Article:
Many utilities will not disconnect water during the coronavirus emergency. But residents are still required to pay their bills when it’s over.
By Brett Walton, Circle of Blue
Hundreds of utilities and dozens of state governors and regulatory agencies have responded to the coronavirus emergency by suspending the practice of shutting off water for residents who are late paying their utility bills.
The governors of California, New Hampshire, New Jersey, and Ohio are among those who ordered public utilities to keep water flowing to homes during the pandemic for health reasons. Public service commissions in Illinois, Kentucky, Louisiana, Maine, and Wisconsin that oversee investor-owned utilities have acted to prohibit shutoffs as well.
These orders also direct utilities to eliminate late fees during the emergency period.
But what about after the emergency period? Even though many utilities will not be shutting off water in the coming weeks and months, household water bills will continue to arrive. Residents are expected to pay those bills after the emergency orders are lifted. That could pose problems down the road for both individuals and utilities, argues Greg Pierce, associate director of the UCLA Luskin Center for Innovation.
“It’s going to be a massive challenge to recover the revenue from households that aren’t paying bills,” Pierce, who focuses on drinking water issues, told Circle of Blue. “Low-income residents are not going to have any greater ability to pay six months of bills six months from now than they are today.”
“Utilities,” Pierce added, “will have to expect less than one hundred percent repayment. They’re going to have to eat some of the loss.”
Utility leaders acknowledge that the payback periods will, at minimum, be lengthened. They are also scouring their billing data to develop scenarios for how many customers might not pay on time and how that will affect utility finances.
Many of the executive orders resemble the language used in the decree issued by California Gov. Gavin Newsom:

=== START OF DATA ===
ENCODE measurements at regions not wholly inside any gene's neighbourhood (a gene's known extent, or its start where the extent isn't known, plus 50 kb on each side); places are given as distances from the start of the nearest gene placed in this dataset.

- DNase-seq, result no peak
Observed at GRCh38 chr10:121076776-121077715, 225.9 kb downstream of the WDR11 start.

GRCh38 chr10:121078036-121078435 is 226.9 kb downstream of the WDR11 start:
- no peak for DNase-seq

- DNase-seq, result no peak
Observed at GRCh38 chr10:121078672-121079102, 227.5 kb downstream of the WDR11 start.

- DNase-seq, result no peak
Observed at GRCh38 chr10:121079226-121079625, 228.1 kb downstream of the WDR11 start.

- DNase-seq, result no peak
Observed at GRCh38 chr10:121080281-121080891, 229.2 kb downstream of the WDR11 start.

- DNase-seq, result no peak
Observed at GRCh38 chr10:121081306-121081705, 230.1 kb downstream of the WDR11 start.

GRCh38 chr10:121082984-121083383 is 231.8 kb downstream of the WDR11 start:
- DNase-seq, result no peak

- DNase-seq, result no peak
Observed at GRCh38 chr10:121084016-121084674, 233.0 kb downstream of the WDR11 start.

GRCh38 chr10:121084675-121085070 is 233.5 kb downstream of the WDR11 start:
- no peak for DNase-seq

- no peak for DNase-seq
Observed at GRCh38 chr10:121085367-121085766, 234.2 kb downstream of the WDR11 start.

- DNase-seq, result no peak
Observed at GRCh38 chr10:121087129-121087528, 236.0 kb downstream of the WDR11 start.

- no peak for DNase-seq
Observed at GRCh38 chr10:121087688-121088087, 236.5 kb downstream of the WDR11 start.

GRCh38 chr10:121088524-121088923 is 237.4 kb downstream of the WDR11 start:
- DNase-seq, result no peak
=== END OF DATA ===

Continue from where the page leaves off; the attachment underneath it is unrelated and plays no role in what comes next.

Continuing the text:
“Nothing in this order eliminates the obligation of water customers to pay for water service, prevents a water system from charging a customer for such service, or reduces the amount a customer may already owe to a water system.”
In short: the water will not be turned off, but the bills will keep coming and previous debts still stand.
The order from New Hampshire Gov. Chris Sununu states that once the emergency is over, utilities must give residents at least six months to repay any debts that accrued during that period. Utilities are not allowed to charge late fees, either.
Josh Schimmel is the executive director of Springfield Water and Sewer Commission, which serves about 250,000 people in western Massachusetts. The utility already announced it would halt shutoffs, but Schimmel is still assessing the post-emergency response.
Schimmel said the typical repayment period for customers with overdue bills is about 12 months. That time frame will have to be adjusted, he said.
“I don’t see how we can do that with people out of work,” Schimmel told Circle of Blue.
Springfield is one of the poorest cities in Massachusetts, with a poverty rate nearly three times the state level. Schimmel said that the utility may extend its repayment period for up to three years.
The Illinois Commerce Commission, which regulates that state’s investor-owned utilities, required those companies that provide water service to expand and extend repayment plans for customers during and after the emergency.
Utility Services of Illinois, one of the regulated utilities, said that it will extend the term of repayment plans to 18 months.
Members of Congress, meanwhile, are weighing various proposals to inject short-term assistance to utilities and their customers.
A letter signed by 80 House Democrats and sent on April 7 to House and Senate leaders suggested at least $12.5 billion in direct aid to utilities to reimburse revenue lost due to unpaid bills, provide customer assistance, forgive debt, and reconnect water service to homes.
House Democrats have also floated the idea of a federal customer assistance program for water bills that would be modeled after a similar program for home heating costs.
Brett writes about agriculture, energy, infrastructure, and the politics and economics of water in the United States. He also writes the Federal Water Tap, Circle of Blue’s weekly digest of U.S. government water news. He is the winner of two Society of Environmental Journalists reporting awards, one of the top honors in American environmental journalism: first place for explanatory reporting for a series on septic system pollution in the United States(2016) and third place for beat reporting in a small market (2014). He received the Sierra Club’s Distinguished Service Award in 2018. Brett lives in Seattle, where he hikes the mountains and bakes pies. Contact Brett Walton